Harriet Vane once loved Shrewsbury College but does not look forward to returning to its trim grass plots or the stone walls that house shy students. Nonetheless, she does return to satisfy the invitation of a sick friend who would like her to attend the college Gaudy, a feast or gathering of academics for a formal dinner and lectures. In the midst of a jumble of ancient gables and towers, well-known author Dorothy L. Sayers crafts the story of students, faculty and staff who are being victimized by the letters and disturbances of something described as a cross between a poltergeist and a poison-pen.
Gaudy Night is the last in Sayers’ series starring Lord Peter Wimsey. Oxford native Sayers was only child and a translator of Dante’s Divine Comedy. Each chapter begins with a small quotation that serves as a summary, and this edition is packaged with a new cover design and an introduction by contemporary mystery writer Elizabeth George. As the story unfolds, Harriet is contacted by the warden of Shrewsbury to assist in uncovering who may be responsible for recent disturbances at the school. The administration is anxious to avoid publicity, and Harriet, a writer of detective fiction and an alumnus, seems like a good choice to help solve the mystery.
As an excuse for her presence at the school, the students are informed that Miss Vane will be engaged in research at the library on the life and works of Le Fanu. The person responsible for writing the notes cuts letters out of the newspaper to form the messages and pushes them under people’s doors during the night. This rules out Oxford residents outside the college and creates the problem of class suspicions, since the housekeeping staff also has access to the rooms. The notes are mostly childish drawings or vulgar personal comments about semi-demented spinsters.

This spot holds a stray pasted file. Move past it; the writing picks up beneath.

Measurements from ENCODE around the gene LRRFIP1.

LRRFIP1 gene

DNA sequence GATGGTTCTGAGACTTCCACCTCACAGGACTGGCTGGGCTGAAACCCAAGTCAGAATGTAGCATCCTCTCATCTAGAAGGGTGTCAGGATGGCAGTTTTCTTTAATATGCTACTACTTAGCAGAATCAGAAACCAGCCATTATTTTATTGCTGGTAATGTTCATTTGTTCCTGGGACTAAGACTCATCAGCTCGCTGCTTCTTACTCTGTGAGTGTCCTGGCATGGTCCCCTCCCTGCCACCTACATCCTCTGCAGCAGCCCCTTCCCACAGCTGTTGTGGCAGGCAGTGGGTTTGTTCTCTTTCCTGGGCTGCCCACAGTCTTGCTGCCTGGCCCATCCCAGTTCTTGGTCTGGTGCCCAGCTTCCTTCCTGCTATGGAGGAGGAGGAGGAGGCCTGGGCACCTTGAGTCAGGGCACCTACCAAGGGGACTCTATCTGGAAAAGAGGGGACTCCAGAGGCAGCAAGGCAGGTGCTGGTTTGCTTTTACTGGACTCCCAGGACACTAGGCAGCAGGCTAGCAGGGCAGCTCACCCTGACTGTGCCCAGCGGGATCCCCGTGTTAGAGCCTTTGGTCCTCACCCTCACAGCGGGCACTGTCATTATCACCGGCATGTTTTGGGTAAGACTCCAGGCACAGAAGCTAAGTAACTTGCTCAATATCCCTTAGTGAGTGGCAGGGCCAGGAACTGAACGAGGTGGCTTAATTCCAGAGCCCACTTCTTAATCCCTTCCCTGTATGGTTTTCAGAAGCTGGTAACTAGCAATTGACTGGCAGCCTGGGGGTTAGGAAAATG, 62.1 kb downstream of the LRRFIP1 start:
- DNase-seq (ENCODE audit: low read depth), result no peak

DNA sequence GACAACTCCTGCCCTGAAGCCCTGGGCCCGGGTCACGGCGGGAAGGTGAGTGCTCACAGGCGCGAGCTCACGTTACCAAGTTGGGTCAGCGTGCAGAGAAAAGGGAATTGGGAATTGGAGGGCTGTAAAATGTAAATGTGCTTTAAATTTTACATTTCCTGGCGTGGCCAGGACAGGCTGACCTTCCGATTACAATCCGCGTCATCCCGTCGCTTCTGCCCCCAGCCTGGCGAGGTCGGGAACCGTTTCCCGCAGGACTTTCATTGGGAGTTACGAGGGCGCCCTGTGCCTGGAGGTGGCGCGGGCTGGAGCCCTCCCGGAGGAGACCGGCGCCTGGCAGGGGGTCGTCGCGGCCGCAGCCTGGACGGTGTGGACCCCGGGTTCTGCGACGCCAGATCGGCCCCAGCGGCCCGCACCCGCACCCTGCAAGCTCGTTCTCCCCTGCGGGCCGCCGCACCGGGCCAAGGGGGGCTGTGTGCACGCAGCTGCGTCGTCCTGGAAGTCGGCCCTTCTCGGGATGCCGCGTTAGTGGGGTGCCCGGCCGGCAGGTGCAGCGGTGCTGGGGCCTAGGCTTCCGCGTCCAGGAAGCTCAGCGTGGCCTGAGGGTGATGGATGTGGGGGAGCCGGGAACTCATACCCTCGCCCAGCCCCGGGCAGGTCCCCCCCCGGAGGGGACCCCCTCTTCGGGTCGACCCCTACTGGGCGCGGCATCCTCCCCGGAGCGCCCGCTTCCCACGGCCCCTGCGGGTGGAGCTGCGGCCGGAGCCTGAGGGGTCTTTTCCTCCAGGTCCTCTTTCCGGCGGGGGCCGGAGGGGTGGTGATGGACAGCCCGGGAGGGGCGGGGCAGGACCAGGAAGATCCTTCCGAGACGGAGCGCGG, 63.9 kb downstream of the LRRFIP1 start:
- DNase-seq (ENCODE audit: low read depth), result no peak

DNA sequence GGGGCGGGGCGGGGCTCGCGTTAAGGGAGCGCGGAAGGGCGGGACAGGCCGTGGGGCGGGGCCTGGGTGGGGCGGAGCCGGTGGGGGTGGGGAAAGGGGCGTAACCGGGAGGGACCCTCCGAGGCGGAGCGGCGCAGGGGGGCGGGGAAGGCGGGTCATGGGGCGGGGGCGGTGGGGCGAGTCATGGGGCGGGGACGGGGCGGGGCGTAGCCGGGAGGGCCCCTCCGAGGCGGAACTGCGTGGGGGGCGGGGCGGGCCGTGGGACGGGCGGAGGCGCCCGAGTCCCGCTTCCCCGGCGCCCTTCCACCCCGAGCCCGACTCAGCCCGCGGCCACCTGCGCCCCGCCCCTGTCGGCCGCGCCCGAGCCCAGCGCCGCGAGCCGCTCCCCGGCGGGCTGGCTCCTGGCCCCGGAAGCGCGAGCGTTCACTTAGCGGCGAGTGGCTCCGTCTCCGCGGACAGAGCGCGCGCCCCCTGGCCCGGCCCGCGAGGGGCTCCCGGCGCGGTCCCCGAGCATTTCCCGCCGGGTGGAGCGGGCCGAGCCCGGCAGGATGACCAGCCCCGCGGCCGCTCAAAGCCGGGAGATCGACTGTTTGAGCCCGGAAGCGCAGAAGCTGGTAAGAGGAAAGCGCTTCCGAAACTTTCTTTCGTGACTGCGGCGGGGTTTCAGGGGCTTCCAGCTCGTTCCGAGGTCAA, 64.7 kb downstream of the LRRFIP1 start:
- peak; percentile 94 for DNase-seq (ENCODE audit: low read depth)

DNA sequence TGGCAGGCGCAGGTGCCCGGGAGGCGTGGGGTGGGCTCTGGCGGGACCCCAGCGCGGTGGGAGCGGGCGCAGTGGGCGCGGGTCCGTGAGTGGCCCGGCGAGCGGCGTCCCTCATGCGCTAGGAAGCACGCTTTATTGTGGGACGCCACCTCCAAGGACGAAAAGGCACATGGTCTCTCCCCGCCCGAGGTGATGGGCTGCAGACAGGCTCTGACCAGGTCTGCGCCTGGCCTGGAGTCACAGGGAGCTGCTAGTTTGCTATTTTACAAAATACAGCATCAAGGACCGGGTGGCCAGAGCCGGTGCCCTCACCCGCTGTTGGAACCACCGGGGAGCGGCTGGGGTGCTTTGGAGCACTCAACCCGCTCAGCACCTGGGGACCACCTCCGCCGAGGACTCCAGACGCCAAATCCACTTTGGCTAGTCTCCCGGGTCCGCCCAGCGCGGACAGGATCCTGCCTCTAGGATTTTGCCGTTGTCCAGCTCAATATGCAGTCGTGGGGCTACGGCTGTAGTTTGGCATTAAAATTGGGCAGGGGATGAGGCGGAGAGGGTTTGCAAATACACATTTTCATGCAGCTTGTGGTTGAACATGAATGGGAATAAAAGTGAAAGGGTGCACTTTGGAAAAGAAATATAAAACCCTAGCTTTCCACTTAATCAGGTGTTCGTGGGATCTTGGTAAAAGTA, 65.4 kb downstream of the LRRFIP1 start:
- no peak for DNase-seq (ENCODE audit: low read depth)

When the messages become more threatening and the destruction of property more violent, it becomes obvious to the senior members of the college that they will require some outside help to catch the culprit who continues to remain undiscovered. Lord Peter Wimsey arrives to aide them in catching the foolish practical joker before there is a suicide and the inevitable inquest.
Gaudy Night finds unexpected humor in the ways Harriet’s knowledge of the community of young women in love betray her. She gets into an awkward entanglement with an undergraduate ten years her junior, and she entertains herself in part by observing senior teaching fellows that she has long admired. All of these details and objective touches become enchanting once Lord Peter arrives and she acknowledges that she needs Wimsey for more than his imperturbable mind and his ability to sleuth.
Her beautiful writing, especially in passages like the following, set Sayers apart from the main stream of detective and suspense fiction:
April was running out, chilly and fickle, but with the promise of good things to come; and the city wore the withdrawn and secretive beauty that wraps her about in vacation. No clamor of young voices echoed along her ancient stones; the tumult of flying bicycles was stilled in the narrow strait of the Turl; in Radcliffe Square the Camera slept like a cat in the sunshine, disturbed only by the occasional visit of a slow-footed don; even in the High, the roar of car and charabanc seemed minished and brought low, for the holiday season was not yet; punts and canoes, new-fettled for the summer term, began to put forth upon the Cherwell like the varnished buds upon the horse-chestnut tree, but as yet there was no press of traffic upon the shining reaches; the mellow bells, soaring and singing in tower and steeple, told of time’s flight through and eternity of peace; and Great Tom, tolling his nightly hundred-and-one, called home only the rooks from off Christ Church Meadow.
What continues to be remarkable about the work of Sayers is how relatable it is to contemporary issues. She is willing to explore the dubiousness of the human condition, which in Gaudy Night involves the choices women make regarding whether or not to marry or pursue a career, class distinctions, and whether or not to have children. To read this novel is to peek into the scholarly rivalries in academia and see how Harriet Vane struggles with her feelings towards Lord Peter Wimsey.